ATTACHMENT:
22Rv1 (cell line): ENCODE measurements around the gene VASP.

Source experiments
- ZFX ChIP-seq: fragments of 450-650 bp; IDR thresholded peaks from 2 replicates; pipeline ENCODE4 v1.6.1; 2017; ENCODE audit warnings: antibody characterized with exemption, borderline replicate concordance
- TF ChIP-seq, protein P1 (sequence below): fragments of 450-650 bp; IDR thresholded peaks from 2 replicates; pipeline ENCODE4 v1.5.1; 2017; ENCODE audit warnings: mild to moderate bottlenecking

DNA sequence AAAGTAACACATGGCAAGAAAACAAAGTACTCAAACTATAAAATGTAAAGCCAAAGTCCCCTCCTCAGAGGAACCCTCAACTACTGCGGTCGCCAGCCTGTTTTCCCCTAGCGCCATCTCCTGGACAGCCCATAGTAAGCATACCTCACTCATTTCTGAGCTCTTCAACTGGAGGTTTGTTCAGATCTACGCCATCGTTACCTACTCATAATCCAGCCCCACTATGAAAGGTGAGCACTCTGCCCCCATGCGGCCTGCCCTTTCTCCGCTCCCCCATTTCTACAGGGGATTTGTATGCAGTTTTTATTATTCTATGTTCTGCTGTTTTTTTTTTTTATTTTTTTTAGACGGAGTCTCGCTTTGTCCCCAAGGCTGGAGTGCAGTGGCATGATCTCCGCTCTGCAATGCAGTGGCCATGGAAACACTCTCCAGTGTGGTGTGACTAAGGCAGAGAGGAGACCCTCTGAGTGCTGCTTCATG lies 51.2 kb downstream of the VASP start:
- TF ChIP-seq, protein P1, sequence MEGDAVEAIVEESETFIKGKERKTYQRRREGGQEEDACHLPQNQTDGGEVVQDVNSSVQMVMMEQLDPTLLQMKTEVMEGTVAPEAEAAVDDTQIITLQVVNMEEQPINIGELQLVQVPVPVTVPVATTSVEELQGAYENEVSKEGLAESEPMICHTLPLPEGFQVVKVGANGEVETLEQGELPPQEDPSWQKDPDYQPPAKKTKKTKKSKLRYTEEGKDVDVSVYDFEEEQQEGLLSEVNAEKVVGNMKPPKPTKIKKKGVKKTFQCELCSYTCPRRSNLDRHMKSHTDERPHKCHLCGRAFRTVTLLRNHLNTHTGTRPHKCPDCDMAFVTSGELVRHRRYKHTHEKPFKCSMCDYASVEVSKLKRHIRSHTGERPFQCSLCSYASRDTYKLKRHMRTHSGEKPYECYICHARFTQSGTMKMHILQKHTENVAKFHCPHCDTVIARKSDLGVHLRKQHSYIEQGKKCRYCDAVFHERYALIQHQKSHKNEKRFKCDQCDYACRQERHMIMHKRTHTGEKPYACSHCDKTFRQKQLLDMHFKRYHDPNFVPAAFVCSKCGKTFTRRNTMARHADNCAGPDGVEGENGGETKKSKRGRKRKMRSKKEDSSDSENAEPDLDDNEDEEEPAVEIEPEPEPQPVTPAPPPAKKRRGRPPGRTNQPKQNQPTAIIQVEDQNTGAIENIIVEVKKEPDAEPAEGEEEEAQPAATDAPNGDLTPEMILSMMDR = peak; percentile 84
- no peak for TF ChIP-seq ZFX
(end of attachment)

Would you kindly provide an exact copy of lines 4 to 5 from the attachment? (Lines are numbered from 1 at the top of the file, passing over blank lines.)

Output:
- TF ChIP-seq, protein P1 (sequence below): fragments of 450-650 bp; IDR thresholded peaks from 2 replicates; pipeline ENCODE4 v1.5.1; 2017; ENCODE audit warnings: mild to moderate bottlenecking

DNA sequence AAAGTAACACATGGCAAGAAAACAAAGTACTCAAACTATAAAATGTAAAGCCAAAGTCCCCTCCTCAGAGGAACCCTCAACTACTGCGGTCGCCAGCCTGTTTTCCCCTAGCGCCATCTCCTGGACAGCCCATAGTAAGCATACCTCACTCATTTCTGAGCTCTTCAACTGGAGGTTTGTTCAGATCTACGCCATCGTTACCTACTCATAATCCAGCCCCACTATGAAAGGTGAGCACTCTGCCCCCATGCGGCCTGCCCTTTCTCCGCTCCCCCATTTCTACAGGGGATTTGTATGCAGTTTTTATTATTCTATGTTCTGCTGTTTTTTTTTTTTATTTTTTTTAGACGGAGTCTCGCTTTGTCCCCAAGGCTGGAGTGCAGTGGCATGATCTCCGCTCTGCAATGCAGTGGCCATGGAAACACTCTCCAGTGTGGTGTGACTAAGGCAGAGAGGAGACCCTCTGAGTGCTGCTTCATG lies 51.2 kb downstream of the VASP start: